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ERIC Number: ED494039
Record Type: Non-Journal
Publication Date: 2006-Jun
Pages: 42
Abstractor: Author
Reference Count: 43
ISBN: N/A
ISSN: N/A
Developing Indicators and Measures of Civic Outcomes for Elementary School Students. CIRCLE Working Paper 47
Chi, Bernadette; Jastrzab, JoAnn; Melchior, Alan
Center for Information and Research on Civic Learning and Engagement (CIRCLE), University of Maryland
Over the past decade, public attention on the importance of the civic development and education of youth has grown. To address these concerns, the East Bay Conservation Corps (EBCC) Charter School opened in 1996 with the explicit mission to prepare and engage students grades K through 12 as caring citizens who are capable and motivated to fully participate in our democracy. While content standards and assessments readily exist to articulate the academic and artistic development of students, youth civic development, especially at the elementary level, has been under-conceptualized. What is needed is a more robust, comprehensive developmental framework for citizenship education that begins with younger ages and addresses civic skills and dispositions to the same degree as civic knowledge. The product from this project is a set of tested, reliable measures of civic knowledge, civic thinking skills, civic participation skills and civic dispositions that are referenced to recent efforts to provide frameworks of competencies in civic education. Two sets of instruments were developed using a comprehensive conceptual framework for civic indicators at the elementary level. The measures include a student survey of student civic knowledge, skills and attitudes that relate to dispositions, which is the focus of this report; a set of corresponding grade level observation checklists of student skills and behaviors was also developed. Starting at a young age to foster developmental foundations for civic engagement includes a democratic orientation to others and identification with them as fellow members of a community and body politic. This focus is not only developmentally appropriate but also consistent with the goals of many elementary schools to foster prosocial skills and behaviors. In addition, there is a need for greater attention to age-appropriate, instrument identification and development for elementary aged students to document student civic development by focusing on what they can do, an important and often overlooked facet of K-12 civic education research and practice. Addressing this need will also assist other public elementary schools interested in recapturing their civic mission and in creating a K-12 developmental framework for civic development. Appended are: (1) Student Survey Used in National Pilot; (2) Student Observation Checklists for Grades K/1, 2/3 and 4/5; (3) Pearson Correlations between Scales; (4) Tests of Significance for Findings by Gender; (5) Tests of Significance for Findings by White and Non-White Subpopulations; and (6) Descriptive Statistics of Full National Sample. (Contains 3 figures.) [This Working Paper was produced by CIRCLE (The Center for Information and Research on Civic Learning and Engagement). For CIRCLE Working Paper 46, see ED494037.]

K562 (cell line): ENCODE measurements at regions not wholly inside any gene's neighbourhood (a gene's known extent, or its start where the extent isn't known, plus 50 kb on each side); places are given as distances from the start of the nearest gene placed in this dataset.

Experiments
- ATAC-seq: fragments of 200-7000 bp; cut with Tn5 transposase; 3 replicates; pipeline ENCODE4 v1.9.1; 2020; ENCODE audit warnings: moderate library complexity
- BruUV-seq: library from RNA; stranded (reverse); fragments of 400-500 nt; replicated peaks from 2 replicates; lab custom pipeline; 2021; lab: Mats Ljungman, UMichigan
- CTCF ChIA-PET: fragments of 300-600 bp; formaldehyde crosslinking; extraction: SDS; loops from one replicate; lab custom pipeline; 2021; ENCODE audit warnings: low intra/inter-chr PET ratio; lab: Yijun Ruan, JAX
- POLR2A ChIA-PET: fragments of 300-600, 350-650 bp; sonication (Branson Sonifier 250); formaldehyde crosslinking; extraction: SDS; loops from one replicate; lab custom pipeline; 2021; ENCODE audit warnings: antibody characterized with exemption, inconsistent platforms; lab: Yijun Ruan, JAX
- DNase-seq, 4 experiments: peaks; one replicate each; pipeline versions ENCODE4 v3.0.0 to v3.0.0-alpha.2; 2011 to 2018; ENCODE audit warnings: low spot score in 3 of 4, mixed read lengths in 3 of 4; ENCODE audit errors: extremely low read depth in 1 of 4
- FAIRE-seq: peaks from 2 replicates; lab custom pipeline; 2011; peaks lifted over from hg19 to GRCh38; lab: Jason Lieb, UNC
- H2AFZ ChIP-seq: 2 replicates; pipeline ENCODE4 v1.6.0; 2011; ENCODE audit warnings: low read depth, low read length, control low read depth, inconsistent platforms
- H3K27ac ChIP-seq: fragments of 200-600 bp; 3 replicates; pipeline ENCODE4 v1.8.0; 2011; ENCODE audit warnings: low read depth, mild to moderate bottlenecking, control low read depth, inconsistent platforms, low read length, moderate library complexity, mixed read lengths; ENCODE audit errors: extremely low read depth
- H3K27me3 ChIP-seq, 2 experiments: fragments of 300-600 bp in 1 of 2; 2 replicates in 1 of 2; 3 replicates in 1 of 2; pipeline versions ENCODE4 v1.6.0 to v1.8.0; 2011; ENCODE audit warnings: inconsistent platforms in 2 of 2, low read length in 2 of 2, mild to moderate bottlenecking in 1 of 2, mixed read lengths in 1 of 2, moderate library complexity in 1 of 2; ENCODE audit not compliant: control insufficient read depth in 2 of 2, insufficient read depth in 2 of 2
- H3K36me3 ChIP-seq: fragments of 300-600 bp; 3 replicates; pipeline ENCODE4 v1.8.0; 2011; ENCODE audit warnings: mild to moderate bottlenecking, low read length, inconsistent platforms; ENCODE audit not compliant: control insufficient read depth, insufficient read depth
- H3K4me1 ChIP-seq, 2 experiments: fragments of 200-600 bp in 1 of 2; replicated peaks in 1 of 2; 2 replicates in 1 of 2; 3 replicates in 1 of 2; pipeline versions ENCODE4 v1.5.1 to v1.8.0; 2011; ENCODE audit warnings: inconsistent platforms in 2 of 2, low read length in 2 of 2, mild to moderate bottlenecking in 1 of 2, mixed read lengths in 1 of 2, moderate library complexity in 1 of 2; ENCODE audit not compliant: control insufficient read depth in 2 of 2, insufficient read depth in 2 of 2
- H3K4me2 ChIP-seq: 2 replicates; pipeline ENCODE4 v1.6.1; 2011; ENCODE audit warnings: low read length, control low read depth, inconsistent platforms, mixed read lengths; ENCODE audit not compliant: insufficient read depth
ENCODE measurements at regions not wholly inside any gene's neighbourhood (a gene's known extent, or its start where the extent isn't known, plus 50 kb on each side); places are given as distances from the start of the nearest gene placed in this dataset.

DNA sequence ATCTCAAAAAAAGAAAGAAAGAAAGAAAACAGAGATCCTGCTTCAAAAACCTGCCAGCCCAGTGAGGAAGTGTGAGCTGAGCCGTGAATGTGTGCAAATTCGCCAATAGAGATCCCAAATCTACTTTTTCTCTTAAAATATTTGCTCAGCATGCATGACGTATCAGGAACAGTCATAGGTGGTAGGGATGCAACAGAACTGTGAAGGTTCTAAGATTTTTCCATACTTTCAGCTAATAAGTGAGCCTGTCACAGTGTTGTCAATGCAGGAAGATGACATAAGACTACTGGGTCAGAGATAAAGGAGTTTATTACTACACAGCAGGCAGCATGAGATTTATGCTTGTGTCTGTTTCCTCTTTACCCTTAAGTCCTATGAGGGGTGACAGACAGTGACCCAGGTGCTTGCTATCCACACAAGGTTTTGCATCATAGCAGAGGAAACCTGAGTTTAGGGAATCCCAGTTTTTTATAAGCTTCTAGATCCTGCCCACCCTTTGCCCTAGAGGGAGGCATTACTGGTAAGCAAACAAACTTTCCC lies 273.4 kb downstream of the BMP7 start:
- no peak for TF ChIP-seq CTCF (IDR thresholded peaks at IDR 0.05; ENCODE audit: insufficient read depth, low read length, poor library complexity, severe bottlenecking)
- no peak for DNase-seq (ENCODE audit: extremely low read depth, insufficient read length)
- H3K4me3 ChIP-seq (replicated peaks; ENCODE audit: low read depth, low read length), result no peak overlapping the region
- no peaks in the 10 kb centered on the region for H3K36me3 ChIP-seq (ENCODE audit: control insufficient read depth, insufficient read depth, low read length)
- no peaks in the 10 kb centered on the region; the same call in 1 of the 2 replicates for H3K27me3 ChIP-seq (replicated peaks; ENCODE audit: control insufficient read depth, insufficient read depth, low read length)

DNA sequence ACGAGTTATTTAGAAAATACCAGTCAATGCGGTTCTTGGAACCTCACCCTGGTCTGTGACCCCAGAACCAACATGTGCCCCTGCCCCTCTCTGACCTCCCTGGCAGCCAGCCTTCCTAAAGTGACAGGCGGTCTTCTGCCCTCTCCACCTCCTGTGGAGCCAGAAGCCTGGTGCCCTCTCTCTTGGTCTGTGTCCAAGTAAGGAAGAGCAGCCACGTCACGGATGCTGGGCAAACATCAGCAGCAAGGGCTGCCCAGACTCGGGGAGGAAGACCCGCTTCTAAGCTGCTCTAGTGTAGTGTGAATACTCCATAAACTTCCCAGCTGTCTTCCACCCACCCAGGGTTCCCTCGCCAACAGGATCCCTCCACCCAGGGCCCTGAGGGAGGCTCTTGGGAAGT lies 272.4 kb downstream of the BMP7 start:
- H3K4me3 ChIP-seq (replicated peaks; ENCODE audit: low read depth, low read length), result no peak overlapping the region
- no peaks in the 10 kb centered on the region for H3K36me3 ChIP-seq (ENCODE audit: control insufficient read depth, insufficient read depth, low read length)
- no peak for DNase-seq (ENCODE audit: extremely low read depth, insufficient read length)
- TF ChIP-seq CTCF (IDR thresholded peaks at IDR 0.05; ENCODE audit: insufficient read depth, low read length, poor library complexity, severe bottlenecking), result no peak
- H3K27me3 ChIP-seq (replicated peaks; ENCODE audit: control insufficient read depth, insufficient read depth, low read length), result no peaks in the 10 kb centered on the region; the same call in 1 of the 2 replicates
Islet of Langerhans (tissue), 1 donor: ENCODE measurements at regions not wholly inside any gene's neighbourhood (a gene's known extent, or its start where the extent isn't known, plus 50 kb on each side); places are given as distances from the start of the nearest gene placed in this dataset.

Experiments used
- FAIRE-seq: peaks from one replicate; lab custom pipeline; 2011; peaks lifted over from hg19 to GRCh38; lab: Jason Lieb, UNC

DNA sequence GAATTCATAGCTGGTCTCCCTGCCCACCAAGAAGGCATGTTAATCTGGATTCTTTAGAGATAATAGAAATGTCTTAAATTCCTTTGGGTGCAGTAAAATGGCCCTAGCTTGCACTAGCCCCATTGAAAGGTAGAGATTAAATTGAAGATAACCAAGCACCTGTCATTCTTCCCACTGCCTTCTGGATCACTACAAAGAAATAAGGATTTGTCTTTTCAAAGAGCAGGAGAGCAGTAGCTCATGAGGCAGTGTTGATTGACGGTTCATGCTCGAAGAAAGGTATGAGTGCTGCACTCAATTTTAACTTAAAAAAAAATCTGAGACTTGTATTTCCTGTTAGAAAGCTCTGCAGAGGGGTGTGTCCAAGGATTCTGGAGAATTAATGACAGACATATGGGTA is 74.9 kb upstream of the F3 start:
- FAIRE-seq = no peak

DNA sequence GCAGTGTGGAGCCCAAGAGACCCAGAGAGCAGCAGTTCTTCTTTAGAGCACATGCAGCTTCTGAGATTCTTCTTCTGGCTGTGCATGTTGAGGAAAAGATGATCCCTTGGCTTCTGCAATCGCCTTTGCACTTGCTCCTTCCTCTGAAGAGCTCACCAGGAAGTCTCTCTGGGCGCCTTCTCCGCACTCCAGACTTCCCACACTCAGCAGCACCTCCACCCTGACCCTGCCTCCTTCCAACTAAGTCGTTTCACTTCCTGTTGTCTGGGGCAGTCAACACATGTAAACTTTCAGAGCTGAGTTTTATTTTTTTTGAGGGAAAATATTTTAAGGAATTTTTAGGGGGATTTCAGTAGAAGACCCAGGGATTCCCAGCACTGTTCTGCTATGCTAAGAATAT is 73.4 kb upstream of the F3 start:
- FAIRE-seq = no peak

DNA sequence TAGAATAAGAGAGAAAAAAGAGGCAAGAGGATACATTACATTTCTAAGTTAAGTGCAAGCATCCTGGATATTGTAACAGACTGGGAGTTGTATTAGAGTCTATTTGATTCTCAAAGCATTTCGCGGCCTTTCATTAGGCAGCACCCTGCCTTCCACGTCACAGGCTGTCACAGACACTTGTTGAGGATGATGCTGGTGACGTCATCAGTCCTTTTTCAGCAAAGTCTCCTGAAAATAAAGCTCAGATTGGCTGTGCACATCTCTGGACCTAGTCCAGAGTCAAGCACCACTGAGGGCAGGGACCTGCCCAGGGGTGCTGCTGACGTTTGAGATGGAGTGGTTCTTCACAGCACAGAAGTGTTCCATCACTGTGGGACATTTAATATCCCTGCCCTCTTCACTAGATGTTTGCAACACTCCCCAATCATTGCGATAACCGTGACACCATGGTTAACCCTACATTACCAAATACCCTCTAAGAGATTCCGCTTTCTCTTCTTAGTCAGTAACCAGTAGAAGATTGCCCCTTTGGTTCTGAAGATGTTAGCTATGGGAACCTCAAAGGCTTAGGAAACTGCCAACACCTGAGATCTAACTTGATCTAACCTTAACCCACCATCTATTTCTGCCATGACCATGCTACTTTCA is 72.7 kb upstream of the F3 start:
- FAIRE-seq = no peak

The Center for Information and Research on Civic Learning and Engagement (CIRCLE). University of Maryland, School of Public Policy, 2101 Van Munching Hall, College Park, MD 20742. Tel: 301-405-2790; Web site: http://www.civicyouth.org
Publication Type: Reports - Research; Tests/Questionnaires
Education Level: Elementary Education
Audience: N/A
Language: English
Sponsor: N/A
Authoring Institution: N/A